Expect fines, jail time or both for defrauding consumersCanadian Contractor
Two more Ontario contractors go down, examples of how not to conduct business
It seems obvious, yet so many contractors each year make the same mistake —taking large payments and not doing the work. When caught and convicted, it’s not only costly in terms of fines and restitution payments, but it can mean the end of the business itself.
Where are these companies today?
Two recent court decisions in Ontario bring this this point home.
According to a Ontario Court Bulletin, Bruce Allen, owner of Bruce Allen Design of Toronto ON, was convicted earlier this month for taking a $38,800 payment in advance for “repairs and major renovations including waterproofing work” between March 2014 and July 2015. Allen failed to complete the job or provide a refund when asked. Although he received only a suspended sentence, Allen was ordered to pay $28,000 in restitution plus received a 24-month non-reporting probation order with a payment plan totalling $12,000. Today, there is no sign of either Allen or his company on the internet.
Fines, probation, restitution and yes, jail time
It can be even worse than it was for Allen. Ronald and Dallas Nugent, owners of Sure-Loc Interlocking in Milton ON, were charged and convicted for, “Unfair practice, improper contract, and failure to refund under Ontario’s Consumer Protection Act, 2002 (the act),” reads an Consumer Ontario news release.
Sure-Lock was hired to supply and build pool decking and provide landscaping. They accepted $32,100 in payments. According to the Ministry of Government and Consumer Services, the Nugents did some excavation before abandoning the job. The client asked for a refund, but none was given. The court handed down a 14-day jail term for both Nugents. In addition, the pair were given a 24-month probation period that includes an order stating that they may not accept more than a 15 per cent payment from customers before the completion of any work, along with an order to refund over $16,000 to the customer.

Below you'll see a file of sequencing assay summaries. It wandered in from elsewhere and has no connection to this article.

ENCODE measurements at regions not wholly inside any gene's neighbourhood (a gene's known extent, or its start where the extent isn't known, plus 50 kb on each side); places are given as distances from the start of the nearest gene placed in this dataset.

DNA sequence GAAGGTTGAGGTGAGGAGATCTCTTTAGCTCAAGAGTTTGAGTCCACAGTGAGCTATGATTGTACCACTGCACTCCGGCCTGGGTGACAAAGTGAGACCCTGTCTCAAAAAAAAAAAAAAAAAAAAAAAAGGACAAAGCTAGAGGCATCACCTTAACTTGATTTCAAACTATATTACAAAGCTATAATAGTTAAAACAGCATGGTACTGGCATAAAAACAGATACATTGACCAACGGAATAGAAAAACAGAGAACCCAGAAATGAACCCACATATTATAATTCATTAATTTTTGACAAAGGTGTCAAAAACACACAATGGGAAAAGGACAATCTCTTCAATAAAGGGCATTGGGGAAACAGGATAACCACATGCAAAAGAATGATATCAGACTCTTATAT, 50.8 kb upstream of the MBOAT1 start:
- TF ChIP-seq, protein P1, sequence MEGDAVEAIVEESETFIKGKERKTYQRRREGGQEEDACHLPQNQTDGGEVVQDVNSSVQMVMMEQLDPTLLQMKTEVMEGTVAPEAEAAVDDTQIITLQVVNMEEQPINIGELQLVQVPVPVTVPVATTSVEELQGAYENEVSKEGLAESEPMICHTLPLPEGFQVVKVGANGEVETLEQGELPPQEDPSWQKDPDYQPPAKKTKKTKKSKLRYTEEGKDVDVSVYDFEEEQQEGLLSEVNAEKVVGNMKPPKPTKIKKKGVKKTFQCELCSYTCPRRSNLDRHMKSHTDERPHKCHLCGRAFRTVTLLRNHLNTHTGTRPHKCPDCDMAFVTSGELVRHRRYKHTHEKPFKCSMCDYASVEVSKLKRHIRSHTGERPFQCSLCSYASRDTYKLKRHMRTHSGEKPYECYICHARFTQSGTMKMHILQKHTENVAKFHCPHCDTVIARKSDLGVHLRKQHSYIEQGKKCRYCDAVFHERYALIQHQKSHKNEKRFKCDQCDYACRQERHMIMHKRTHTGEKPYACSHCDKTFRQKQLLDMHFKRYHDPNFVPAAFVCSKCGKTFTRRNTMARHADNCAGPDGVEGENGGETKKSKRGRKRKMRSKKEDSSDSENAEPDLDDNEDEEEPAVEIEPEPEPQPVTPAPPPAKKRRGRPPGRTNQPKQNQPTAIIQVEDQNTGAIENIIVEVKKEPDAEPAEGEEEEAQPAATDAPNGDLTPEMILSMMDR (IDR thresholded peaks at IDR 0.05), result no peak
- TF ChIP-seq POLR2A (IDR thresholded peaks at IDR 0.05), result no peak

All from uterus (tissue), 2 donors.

Not all online information is up to date!
Where are the Nugents and their company today? Sure-Loc Interlocking is shown as “Out of Business”, according to the Mississauga Better Business Bureau website. The site also details a lengthy back-and-forth correspondence with an unhappy customer, which might have given a prospective consumer pause. The phone number shown on Google does not connect. Both Ronald and Dallas Nugent appear on the Ministry’s Consumer Beware List, along with others who have come to the attention of the Consumer Protection Office.
Consumers can, of course, protect themselves by conducting prior research on the internet of the companies they are considering to hire. Sometimes that helps, but not always — not all sites show up to date information. For example, over at TrustedPros, Sure-Loc’s company profile on still claims that, “Sure-Loc is a proudly fourth generation family owned company with one goal: to add value to your homes,” and, “This is not just a job but our lives.” The site also lists an address for the company in Oakville, ON, different than the original in Mississauga ON, but fails to indicate that Sure-Loc Interlocking is closed, or offers any advisories related to their recent convictions. The new phone number now shown is “not assigned.” All three reviews are poor. Meanwhile on HomeStars, there were originally 19 reviews concerning the company’s work and performance. Eighteen were negative while only one is positive. [author’s note: since the original publication of this story on March 14, 2019, Home Stars was contacted by Canadian Contractor magazine. The web service has since updated the listing, dropping all but 2 reviews — each over three years old — and noting that the company is “Out Of Business.” However, there is no mention of any previous CPA convictions.]
Consumer protection laws are relatively similar across Canada
As in many provinces, the laws protecting Ontario consumers from contractors like Bruce Allen and the Nugents are severe. “Ontario’s Consumer Protection Act, 2002 provides for fines of up to $250,000 for corporations per charge and $50,000 per charge for individuals convicted of offences,” their information states. “It also provides for jail terms of up to two years less a day for each offence for individuals. The act empowers the court to order offenders to pay compensation or make restitution to victims.”
Got feedback? Make your opinion count by using the comment section below,
or by sending an email to: